(Citing League of Nebraska Municipalities v. Marsh, (N.D.Neb.), 242 F. Supp. 357, 360-361, in which the court declared the goal of reapportionment is just representation of the people, not protection of incumbents in a legislative body.)

We feel the record before us is replete with testimony of witnesses tending to establish that districts were being created by House File 732 to facilitate keeping present members of the legislature in office and of providing boundaries of districts to avoid having such members contest each other at the polls.

Such considerations, which caused departures from the standards of population equality and compactness in the reapportionment districts, require us to hold House File No. 732 unconstitutional under both the Federal and State Constitutions. The same factors caused even greater avoidable deviations in the prior apportionment plan struck down by this court in Rasmussen v. Ray.

In fairness we must observe the "practical political advantage" referred to, in creating districts to protect incumbents, did not proceed solely to either political party, as there are instances of the creation of districts with predominantly Republican voter majorities, as well as the creation of districts with predominantly Democratic voter majorities. We also observe the witnesses before this court's commissioner testified with commendable fairness and candor, in our judgment. Nonetheless, the considerations of the protection of incumbent legislators in both houses which resulted in impermissible deviations from population equality and territorial compactness, render House File 732 unconstitutional under the Iowa Constitution, Article III, section 34, and our pronouncements in Rasmussen v. Ray.

In Rasmussen v. Ray, 175 N.W.2d at 24, this court cited with approval Roman v. Sincock, 377 U.S. 695, 710, 84 S. Ct. 1449, 1458, 12 L. Ed. 2d 620, 630, where the following appears:

"* * * [T]he proper judicial approach is to ascertain whether, under the particular circumstances existing in the individual State whose legislative apportionment is at issue, there has been a faithful adherence to a plan of population-based representation, with such minor deviations only as may occur in recognizing certain factors that are free from any taint of arbitrariness or discrimination."

*790 In Burns v. Richardson, 384 U.S. 73, 89, 86 S. Ct. 1286, 1295, 16 L. Ed. 2d 376, at note 16, the following appears:

"The fact that district boundaries may have been drawn in a way that minimizes the number of contests between present incumbents, does not in and of itself establish invidiousness."

We need not elaborate on this statement and agree that the minimization of contests would not in and of itself be an impermissible consideration under the circumstances of the individual case; however, where, as here, a conscious effort is obviously present to devise and propose a plan which the legislature would adopt because it would protect the individual legislators at the polls, and districts lacking population equality or compactness are created for this political purpose, invidiousness is established.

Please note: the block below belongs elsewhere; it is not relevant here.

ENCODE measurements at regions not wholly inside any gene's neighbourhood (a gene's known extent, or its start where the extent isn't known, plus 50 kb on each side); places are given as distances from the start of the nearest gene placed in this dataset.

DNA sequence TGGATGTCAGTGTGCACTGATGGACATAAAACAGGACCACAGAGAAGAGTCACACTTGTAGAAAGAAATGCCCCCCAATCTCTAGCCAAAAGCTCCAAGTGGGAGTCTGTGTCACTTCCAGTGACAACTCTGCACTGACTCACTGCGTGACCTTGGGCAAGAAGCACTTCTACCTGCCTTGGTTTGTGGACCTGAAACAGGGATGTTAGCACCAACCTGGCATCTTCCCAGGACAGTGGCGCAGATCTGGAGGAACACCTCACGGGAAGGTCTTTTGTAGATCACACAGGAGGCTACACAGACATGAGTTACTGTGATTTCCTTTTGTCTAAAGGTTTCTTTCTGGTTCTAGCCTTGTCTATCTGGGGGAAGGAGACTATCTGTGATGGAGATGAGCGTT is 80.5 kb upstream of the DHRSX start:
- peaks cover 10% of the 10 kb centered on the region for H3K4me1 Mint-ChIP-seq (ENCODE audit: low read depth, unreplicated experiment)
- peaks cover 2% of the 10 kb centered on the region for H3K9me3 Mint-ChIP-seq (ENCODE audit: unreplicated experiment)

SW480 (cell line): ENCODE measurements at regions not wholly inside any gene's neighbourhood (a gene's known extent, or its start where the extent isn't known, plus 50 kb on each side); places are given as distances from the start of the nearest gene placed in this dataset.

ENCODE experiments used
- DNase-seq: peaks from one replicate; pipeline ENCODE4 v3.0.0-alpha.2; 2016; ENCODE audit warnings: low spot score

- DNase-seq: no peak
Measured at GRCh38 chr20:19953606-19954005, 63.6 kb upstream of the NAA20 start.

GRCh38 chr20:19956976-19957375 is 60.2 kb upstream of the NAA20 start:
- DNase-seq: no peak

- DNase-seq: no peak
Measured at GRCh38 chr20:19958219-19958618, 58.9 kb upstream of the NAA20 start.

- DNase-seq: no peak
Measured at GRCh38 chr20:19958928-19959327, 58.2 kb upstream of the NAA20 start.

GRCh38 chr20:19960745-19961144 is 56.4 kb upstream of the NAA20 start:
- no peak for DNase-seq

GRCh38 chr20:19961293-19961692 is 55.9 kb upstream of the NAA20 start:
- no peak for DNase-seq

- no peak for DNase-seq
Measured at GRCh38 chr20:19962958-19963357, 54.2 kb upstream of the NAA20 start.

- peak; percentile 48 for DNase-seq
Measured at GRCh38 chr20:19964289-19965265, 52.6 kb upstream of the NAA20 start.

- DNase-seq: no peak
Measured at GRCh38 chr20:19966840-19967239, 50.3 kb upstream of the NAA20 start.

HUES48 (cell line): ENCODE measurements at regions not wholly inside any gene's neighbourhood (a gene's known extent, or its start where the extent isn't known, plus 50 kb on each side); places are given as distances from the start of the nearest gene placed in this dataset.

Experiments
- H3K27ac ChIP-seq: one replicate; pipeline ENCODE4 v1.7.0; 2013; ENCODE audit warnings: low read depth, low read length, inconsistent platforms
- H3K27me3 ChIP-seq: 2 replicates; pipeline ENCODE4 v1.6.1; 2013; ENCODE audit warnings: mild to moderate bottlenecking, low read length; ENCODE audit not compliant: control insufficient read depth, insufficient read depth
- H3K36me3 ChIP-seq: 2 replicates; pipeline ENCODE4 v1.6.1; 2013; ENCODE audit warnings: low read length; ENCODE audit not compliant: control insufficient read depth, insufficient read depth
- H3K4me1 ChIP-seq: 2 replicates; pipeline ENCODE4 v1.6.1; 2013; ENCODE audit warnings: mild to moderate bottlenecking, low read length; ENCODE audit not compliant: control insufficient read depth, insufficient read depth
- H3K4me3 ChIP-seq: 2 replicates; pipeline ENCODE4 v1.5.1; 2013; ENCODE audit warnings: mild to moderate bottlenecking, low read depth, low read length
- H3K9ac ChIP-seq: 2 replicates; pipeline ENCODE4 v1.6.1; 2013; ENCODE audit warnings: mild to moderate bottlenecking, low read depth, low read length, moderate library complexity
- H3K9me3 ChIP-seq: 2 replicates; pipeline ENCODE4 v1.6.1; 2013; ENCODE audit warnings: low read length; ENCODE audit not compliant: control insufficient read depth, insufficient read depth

The practical political considerations which entered into the development and passage of House File 732 are apparent to us throughout the entire transcript of testimony and the commissioner's summary. We are not insensible to the implications of practical politics. We must conclude, however, that the impermissible political considerations which impelled development of House File 732 so that it would be acceptable to the legislators merely because of political preferment cannot pass constitutional muster.

III. Applicants contend House File 732 is unconstitutional since the legislature refused to enact apportionment plans available to it with districts substantially more equal in population than those embraced in the measure, and applicants Noun, Lloyd-Jones and Owens urge us to adopt the plan of apportionment developed by the League of Women Voters, which they assert is a constitutional plan.

The relevance of the League of Women Voters' plan is not its availability as an alternate plan but rather its demonstration of applicants' principal thesis; namely, that plans more equal in population can be developed. The same census information was used in both the legislature's plan and the L.W.V. plan. Both plans used contiguity and compactness as necessary and permissible criteria; both plans successfully avoid subdivision of townships; both plans cross county and city lines where necessary. The difference between the two plans is in the elimination of residence of incumbent legislators and other political considerations in formulation of the L.W.V. plan. Neither plan achieves perfect equality but the result of hewing to the constitutional line is a substantial drop in percentage of deviation which is the end goal of a constitutionally permissible reapportionment plan.

The question before us is not whether some other plan which the legislature might have adopted is more or less constitutional than House File 732, as we know of no manner in which the question of constitutionality may be degreed. It is for us, rather, to determine only whether House File 732 is a valid apportionment plan, regularly adopted within acceptable guidelines.

The League of Women Voters' plan was developed after adjournment of the legislature. Although we consider the efforts of the League laudable, and its plan relevant, it remains our duty to develop a decennial plan in keeping with the constitutional mandate.